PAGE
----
Charter flight to move doctors stranded in Queenstown
Main Image: Gisborne doctors, consultant respiratory physician Dr Peter Brown, left, and consultant cardiologist Dr Tim Roberts, will fly back to Tairāwhiti on Tuesday morning.
Three health workers stranded in Queenstown will fly home on a "rescue flight" organised by district health boards.
Hauora Tairāwhiti DHB and Bay of Plenty DHB will share the cost of flying the three essential workers, including Gisborne's only lung specialist, back to their respective regions.
Prime Minister Jacinda Ardern yesterday announced that the nationwide level 4 lockdown will remain in place for an extra four days until midnight on Friday.
The government restrictions mean Air New Zealand will not run flights to Queenstown, instead continuing with a reduced schedule to allow cargo and some essential workers to move around the country.
An Air Gisborne plane was to pick up the health workers this morning, returning two to Gisborne and one to Tauranga.
It comes after Gisborne Hospital's consultant respiratory physician Dr Peter Brown and colleague Dr Tim Roberts, a consultant cardiologist, were locked down in a Queenstown hotel after four of their flight bookings were cancelled.
The doctors had a fifth flight booked for Wednesday, pending an alert level change that did not eventuate.
Hauora Tairāwhiti DHB chief executive Jim Green said these staff members were needed on the ground, so they had decided to move on the flight given the uncertainty around the lockdown period and the spread of Covid-19 cases.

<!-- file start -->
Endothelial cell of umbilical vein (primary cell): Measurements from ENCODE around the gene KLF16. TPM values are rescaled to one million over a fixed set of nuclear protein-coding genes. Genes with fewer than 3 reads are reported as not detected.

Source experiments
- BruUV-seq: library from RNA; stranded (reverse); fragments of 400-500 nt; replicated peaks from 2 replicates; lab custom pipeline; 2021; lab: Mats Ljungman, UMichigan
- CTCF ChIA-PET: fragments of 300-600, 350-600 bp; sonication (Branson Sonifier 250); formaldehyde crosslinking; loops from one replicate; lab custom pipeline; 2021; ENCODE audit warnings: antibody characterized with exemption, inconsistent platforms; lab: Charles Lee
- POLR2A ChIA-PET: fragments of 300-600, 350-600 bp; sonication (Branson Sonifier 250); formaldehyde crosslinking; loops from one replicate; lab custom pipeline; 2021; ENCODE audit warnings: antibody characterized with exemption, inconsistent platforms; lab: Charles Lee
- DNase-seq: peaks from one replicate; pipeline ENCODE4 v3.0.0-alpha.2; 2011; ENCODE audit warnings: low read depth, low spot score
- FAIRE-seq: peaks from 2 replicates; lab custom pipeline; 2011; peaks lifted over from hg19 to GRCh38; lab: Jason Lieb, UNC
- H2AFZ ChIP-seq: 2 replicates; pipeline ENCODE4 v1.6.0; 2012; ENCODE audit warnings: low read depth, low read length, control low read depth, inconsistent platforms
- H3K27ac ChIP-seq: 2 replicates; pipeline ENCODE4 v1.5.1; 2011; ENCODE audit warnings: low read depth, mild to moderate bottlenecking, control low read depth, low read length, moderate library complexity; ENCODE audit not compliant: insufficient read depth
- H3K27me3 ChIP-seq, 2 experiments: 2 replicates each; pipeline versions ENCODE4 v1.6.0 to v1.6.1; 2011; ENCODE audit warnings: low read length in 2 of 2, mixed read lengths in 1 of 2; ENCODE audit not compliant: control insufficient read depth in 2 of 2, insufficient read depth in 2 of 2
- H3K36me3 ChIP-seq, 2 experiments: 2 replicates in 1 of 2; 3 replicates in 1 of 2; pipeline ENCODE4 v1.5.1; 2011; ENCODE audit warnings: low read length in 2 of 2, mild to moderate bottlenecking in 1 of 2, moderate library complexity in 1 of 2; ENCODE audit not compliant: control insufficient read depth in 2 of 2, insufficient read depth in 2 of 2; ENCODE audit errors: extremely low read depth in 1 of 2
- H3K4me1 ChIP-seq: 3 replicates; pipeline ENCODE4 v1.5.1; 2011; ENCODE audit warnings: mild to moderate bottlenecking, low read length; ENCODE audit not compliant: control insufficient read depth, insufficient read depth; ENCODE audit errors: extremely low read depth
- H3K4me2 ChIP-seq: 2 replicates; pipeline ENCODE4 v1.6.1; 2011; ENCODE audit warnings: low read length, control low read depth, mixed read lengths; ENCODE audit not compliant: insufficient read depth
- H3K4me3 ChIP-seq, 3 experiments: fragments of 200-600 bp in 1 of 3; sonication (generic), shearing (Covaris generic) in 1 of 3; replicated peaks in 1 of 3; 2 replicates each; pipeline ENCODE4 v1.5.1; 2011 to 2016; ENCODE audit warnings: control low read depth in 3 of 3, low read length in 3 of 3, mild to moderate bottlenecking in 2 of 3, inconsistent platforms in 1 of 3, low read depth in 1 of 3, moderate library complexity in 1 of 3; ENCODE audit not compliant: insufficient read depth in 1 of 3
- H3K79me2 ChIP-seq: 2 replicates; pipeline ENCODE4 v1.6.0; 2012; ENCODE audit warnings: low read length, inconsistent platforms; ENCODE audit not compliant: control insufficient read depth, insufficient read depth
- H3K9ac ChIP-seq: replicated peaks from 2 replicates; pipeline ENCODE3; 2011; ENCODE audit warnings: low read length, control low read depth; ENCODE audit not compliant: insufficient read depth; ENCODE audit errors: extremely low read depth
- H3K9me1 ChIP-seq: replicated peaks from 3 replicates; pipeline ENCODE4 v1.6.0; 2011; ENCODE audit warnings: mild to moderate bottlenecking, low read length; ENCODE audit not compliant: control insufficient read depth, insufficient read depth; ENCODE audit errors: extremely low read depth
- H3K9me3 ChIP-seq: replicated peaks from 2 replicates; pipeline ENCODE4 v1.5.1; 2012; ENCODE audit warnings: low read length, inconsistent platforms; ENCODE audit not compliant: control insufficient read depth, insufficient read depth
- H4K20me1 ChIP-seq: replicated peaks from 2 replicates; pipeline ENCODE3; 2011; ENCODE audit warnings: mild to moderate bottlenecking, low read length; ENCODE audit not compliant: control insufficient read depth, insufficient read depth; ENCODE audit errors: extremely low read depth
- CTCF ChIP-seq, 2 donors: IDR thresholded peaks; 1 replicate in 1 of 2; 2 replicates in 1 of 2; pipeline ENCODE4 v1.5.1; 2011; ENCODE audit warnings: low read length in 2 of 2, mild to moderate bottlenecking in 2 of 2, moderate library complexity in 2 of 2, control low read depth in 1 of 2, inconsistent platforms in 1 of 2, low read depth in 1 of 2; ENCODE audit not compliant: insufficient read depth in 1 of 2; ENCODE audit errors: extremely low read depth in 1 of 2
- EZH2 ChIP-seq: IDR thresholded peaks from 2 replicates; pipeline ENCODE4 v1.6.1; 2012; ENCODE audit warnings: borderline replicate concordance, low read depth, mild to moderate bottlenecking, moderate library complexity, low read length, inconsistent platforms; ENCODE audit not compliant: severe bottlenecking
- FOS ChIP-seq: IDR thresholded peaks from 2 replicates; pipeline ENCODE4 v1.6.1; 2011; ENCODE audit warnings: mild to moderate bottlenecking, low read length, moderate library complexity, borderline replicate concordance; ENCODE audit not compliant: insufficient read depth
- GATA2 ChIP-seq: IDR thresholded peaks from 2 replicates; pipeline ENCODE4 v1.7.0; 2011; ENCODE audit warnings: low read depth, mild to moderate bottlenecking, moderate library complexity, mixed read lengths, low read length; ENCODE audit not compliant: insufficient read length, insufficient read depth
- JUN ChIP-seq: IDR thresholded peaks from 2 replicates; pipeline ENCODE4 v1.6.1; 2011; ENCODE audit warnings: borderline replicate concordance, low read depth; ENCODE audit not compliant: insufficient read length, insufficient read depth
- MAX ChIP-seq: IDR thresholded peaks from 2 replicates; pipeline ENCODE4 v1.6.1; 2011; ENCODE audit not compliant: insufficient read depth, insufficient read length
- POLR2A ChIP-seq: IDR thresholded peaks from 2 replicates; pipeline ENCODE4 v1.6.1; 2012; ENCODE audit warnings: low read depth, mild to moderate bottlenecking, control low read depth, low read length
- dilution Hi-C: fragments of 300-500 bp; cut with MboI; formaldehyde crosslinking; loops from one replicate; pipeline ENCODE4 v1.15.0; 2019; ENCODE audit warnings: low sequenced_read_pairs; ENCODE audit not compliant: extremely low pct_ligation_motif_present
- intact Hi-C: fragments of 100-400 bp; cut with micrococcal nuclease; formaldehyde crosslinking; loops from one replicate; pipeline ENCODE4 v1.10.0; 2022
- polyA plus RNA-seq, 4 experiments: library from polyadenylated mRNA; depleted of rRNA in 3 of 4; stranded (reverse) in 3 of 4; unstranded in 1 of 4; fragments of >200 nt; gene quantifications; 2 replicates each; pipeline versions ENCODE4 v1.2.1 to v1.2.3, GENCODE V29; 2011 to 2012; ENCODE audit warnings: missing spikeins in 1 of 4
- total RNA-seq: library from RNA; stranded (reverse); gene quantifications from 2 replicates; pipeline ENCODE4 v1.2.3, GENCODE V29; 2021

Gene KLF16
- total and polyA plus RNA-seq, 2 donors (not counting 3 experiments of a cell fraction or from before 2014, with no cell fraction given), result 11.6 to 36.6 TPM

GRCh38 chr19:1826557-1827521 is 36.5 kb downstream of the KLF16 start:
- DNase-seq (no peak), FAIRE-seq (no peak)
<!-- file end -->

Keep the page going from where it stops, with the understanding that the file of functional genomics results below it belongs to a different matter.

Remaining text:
"We just thought we can't wait any longer to rely on either forms of transport to try to get them back," he said.
Green said it wasn't like chartering a private flight, because they already had a contract with Air Gisborne to transport patients.
"Obviously they're going out of their way to go down there and pick up these people but we just believe that in terms of ensuring we've got the cover here, we need to get those people back.
"This is just a practical solution to a problem. We've got to be able to provide coverage for people here in Tairāwhiti over the coming days."
Green did not have a final figure for how much the flight would cost but said it would be shared with Bay of Plenty DHB.
The cost of the flight would be balanced by the ability to provide services locally, instead of flying patients out to be treated at other DHBs.
"It's about shoring up our roster here and ensuring we've got services on the ground. If we didn't have that then we would have to send people out (of the district)."
That would be an inconvenience for those people and an added cost, Green said.
He told Local Democracy Reporting yesterday morning that Gisborne Hospital had the systems in place to deal with a Covid-19 outbreak, even in the absence of their respiratory specialist Dr Brown.
Green has clarified that was the case for a "short period of time".
"The time is going on and it's putting additional pressure on our staff to provide that cover, so we need to move on that now," Green said.
Green did not know what role the Bay of Plenty staffer held.
Dr Brown said he was not surprised that their flight on Wednesday was cancelled, but grateful to the DHB for "coming to our rescue".
"(I'm) irritated that it will be an added cost to our health services when Air New Zealand should have got it right," he said.
An Air New Zealand spokeswoman yesterday said the airline had tried to get everyone home within the timeframe and restrictions set by the government.
The deadline for people to get out of Queenstown and back home due to the lockdown was the end of Friday. That was an extended deadline - travellers from other parts of the country had to make their journey home by the end of Thursday.
Air New Zealand flew 6200 people out of Queenstown during the 72-hour travel period.
Local Democracy Reporting is a public interest news service supported by RNZ, the News Publishers' Association and NZ On Air.